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Voices

Online Yom Hashoah focuses on youngsters

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Last year’s COVID-19 lockdown rendered impossible the traditional Yom Hashoah commemorative gatherings. Instead, the South African Jewish Board of Deputies (SAJBD), working with the South African Holocaust Foundations, survivors, and other stakeholders, organised a single national virtual Yom Hashoah ceremony for the entire country. This was a signal success, with more than 17 000 people participating. While we are no longer subject to the hard lockdown conditions that prevailed in 2020, the COVID-19 threat is still far from over, hence this year, we will once again be hosting a combined online ceremony. The event is being organised by a national Yom Hashoah planning committee, once again headed by SAJBD National President and Durban Holocaust Centre Director Mary Kluk, and will take place on 9 April at 12:00.

As can never be stressed enough, each victim of the Shoah wasn’t a statistic but a distinct, unique individual, one whom others loved, esteemed, and cared about. For this reason, the practice of preceding Yom Hashoah gatherings with reading out of some of the names of those who perished is now commonplace throughout the world. For this year’s ceremony, we have launched a campaign to encourage community members to send through the names, place, year of birth and, where known, the year of death of family members lost to the Shoah. This will feature in the online programme. In line with the emphasis on passing on the torch of remembrance to the next generation, we encourage younger community members in particular to participate by providing us with these details, even (or perhaps especially) though they won’t personally have known the people whose memory they are helping to perpetuate. To send through these details as well as for further information on the event, write to yomhashoah2021@gmail.com.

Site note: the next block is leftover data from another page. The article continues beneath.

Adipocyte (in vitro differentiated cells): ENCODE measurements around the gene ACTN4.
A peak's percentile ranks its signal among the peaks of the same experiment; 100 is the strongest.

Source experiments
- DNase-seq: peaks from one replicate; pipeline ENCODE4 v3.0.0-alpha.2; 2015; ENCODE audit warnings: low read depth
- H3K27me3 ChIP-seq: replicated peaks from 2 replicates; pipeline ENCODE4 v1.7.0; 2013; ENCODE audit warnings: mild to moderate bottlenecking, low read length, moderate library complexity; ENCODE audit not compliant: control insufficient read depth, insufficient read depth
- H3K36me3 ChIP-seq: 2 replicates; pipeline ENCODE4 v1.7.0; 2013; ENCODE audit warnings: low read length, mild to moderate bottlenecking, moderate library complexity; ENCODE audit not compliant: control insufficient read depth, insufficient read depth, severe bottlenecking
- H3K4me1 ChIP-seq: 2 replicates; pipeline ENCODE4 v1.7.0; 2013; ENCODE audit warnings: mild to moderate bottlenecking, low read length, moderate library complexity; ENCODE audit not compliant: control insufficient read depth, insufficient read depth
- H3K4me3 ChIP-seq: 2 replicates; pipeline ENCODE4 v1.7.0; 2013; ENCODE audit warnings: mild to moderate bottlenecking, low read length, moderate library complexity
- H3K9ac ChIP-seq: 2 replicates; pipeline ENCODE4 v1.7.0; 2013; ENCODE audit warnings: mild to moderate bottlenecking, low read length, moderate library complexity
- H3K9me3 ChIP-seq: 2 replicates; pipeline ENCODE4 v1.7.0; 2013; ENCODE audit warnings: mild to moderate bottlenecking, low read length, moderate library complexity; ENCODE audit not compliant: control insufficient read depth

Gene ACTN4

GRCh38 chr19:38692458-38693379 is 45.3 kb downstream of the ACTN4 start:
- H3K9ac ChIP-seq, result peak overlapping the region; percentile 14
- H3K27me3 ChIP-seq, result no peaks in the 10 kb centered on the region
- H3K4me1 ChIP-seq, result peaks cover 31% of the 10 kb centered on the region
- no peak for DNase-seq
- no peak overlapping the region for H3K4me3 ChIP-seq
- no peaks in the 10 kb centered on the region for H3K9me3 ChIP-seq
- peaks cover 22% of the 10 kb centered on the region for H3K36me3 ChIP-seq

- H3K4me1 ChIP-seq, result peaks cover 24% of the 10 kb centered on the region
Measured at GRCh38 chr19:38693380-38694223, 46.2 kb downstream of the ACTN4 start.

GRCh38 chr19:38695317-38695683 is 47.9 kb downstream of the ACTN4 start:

COVID-19 and interfaith activism

Confronting the COVID-19 threat is inextricably bound with adapting everyday behaviour to minimise contracting and spreading infection. The leaders of various faith communities have a vital role to play because of their ability to guide and influence their respective constituencies, and hence they have been identified as an important resource by governments around the world. Mary Kluk continues to represent our community on the Ministerial Advisory Committee on Social & Behavioural Change, and our leadership has been participating in several other interfaith forums, including the president’s meetings with religious communities. For the United Nations World Interfaith Harmony Week, our Cape Council held a webinar titled “Coping with COVID-19 – thoughts of the interfaith community”. Speakers included representatives of the Jewish, Christian, Muslim, and Baha’i communities, as well as the Western Cape government interfaith team. The event was fully subscribed, attracting many from other faith communities and nongovernmental organisations with others participating via Facebook. We commend our Cape colleagues on this most worthwhile initiative.

  • Listen to Charisse Zeifert on Jewish Board Talk, 101.9 ChaiFM, every Friday from 12:00 to 13:00.